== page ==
In case you missed it late last week, the Senator Foreign Relations Committee voted 17-4 to advance The Taylor Force Act to the floor for full consideration.
The bill was introduced in February after 28-year-old American Taylor Force was murdered by a Palestinian terrorist in Jaffa, Israel. Force, an Eagle Scout and West Point graduate who served in Iraq and Afghanistan, was visiting the country in 2016 after leaving the military and transitioning to civilian life. The family of the terrorist who killed him was financially rewarded by the Palestinian Authority through its “pay for slay” program, which encourages the killing of innocent Israelis or Americans.
If passed the legislation would withhold foreign aid to the Palestinian Authority until it stops rewarding terrorists and their families for carrying out attacks. The bill cuts off federal aid to the West Bank and Gaza until the Palestinian Authority “take steps to end acts of violence against U.S. and Israeli citizens perpetrated by individuals under its jurisdictional control, such as the March 2016 attack that killed former Army officer Taylor Force,” and “publicly condemns such acts of violence.”
"If you commit a very -- fairly low-level terrorist act, you get paid $400 a month. If you commit a very egregious terrorist act -- you murder an Israeli or someone else and you get a 30-year sentence, you get $3,500 a month," Chairman Bob Corker said about the "pay for slay" program. “In interviews with prisoners in Israeli jails who had committed these acts, they clearly stated their goal was to ensure that they did something egregious enough to at least get a five-year sentence where the payment is stepped up. This is -- this is sick. This is sick."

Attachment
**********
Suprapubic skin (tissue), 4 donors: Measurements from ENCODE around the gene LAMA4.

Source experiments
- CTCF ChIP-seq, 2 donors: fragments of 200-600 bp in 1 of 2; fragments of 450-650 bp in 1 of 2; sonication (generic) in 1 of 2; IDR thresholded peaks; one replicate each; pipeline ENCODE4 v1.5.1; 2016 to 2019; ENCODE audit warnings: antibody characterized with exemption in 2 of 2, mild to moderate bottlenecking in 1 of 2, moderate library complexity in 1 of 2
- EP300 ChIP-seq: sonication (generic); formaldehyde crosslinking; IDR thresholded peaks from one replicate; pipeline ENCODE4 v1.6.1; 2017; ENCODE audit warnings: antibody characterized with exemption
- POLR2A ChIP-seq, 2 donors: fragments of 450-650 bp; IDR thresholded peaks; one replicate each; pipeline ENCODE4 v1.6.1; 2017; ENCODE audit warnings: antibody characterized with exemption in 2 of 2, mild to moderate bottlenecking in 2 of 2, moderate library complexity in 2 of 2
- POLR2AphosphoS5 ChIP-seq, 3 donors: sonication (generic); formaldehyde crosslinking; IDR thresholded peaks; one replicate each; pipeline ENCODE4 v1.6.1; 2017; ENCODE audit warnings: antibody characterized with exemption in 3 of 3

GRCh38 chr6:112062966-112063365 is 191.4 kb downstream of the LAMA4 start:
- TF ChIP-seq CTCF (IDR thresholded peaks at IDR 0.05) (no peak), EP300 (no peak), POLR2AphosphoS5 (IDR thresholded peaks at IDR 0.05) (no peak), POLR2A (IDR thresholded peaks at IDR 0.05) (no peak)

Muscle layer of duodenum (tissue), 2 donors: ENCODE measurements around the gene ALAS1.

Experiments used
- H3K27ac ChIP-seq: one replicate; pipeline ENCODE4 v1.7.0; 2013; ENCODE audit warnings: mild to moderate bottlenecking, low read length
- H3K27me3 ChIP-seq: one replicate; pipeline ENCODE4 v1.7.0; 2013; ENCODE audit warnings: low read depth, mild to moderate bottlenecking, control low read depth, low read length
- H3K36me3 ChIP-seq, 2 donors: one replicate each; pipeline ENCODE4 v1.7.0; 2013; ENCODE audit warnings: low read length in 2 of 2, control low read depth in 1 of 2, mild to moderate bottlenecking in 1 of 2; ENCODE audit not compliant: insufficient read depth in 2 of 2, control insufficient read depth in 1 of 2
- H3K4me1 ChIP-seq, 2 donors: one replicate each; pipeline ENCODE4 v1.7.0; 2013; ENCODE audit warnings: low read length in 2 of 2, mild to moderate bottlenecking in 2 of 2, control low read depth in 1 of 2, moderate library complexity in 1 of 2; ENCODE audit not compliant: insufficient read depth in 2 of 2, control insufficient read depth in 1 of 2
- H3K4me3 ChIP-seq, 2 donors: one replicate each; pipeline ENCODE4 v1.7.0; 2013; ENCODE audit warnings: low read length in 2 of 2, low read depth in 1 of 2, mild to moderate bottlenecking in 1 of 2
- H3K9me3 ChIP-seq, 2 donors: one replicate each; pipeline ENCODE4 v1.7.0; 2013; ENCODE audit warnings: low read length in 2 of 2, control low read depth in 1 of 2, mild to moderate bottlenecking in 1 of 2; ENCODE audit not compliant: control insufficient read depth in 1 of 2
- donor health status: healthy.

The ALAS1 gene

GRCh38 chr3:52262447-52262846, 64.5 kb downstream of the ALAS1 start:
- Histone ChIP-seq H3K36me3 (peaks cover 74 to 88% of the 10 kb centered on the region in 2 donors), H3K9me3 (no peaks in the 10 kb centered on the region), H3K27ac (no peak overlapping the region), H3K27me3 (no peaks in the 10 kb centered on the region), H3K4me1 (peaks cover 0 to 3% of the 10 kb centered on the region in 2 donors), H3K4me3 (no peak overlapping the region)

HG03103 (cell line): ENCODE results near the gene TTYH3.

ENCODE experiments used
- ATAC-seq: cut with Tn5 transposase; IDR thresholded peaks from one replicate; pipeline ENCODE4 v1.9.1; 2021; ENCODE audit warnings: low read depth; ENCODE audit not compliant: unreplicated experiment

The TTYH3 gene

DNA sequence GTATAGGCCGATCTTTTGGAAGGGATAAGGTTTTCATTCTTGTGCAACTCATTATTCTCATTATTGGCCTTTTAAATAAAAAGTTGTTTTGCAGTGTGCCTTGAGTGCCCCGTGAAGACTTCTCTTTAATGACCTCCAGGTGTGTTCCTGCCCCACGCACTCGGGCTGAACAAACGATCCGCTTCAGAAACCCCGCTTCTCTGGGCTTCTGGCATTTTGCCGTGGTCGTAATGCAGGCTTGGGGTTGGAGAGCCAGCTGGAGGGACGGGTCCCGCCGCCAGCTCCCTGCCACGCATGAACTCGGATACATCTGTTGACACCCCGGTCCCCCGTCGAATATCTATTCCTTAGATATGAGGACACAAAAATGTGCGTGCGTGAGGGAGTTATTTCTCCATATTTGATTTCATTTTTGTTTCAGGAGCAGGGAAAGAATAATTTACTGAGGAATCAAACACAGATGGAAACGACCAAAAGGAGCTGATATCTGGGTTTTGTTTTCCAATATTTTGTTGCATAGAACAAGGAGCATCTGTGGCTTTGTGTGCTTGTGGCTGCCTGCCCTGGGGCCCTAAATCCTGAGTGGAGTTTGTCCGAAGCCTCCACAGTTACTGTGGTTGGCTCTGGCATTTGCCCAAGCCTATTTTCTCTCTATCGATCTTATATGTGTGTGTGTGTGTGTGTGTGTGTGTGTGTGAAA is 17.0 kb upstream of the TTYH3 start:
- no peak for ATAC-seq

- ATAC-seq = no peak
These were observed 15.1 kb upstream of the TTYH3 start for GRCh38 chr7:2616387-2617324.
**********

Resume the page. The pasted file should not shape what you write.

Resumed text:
“I met Stuart Force, Taylor’s dad. We talked extensively. I'm glad that the United States Senate today and the committee, on a 17-4 vote, honored his life by making a change that will affect so many other people," he continued. "It's a bill [Taylor Force Act] now that is very crisp, it's surgical, it's meant to change the behavior of the Palestinian Authority, as he has mentioned so eloquently, but not intended to hurt the Palestinian people that have nothing to do with this law that’s been put in place by their government."
Each year the United States taxpayer sends more than $350 million in foreign aid directly to the Palestinian Authority, the most generous of any other country in the world. An additional $95 million is shelled out after being funneled through the U.N. That money is then used to pay the families of terrorists to carry out terror attacks, which inevitably encourages violence. Over the past four years, the Palestinian Authority has paid more than $1 billion to terrorists and their families.
During his first foreign trip to the Middle East earlier this year, President Trump urged Palestinian leader Mahmoud Abbas to end payments for terrorists during a meeting in Bethlehem.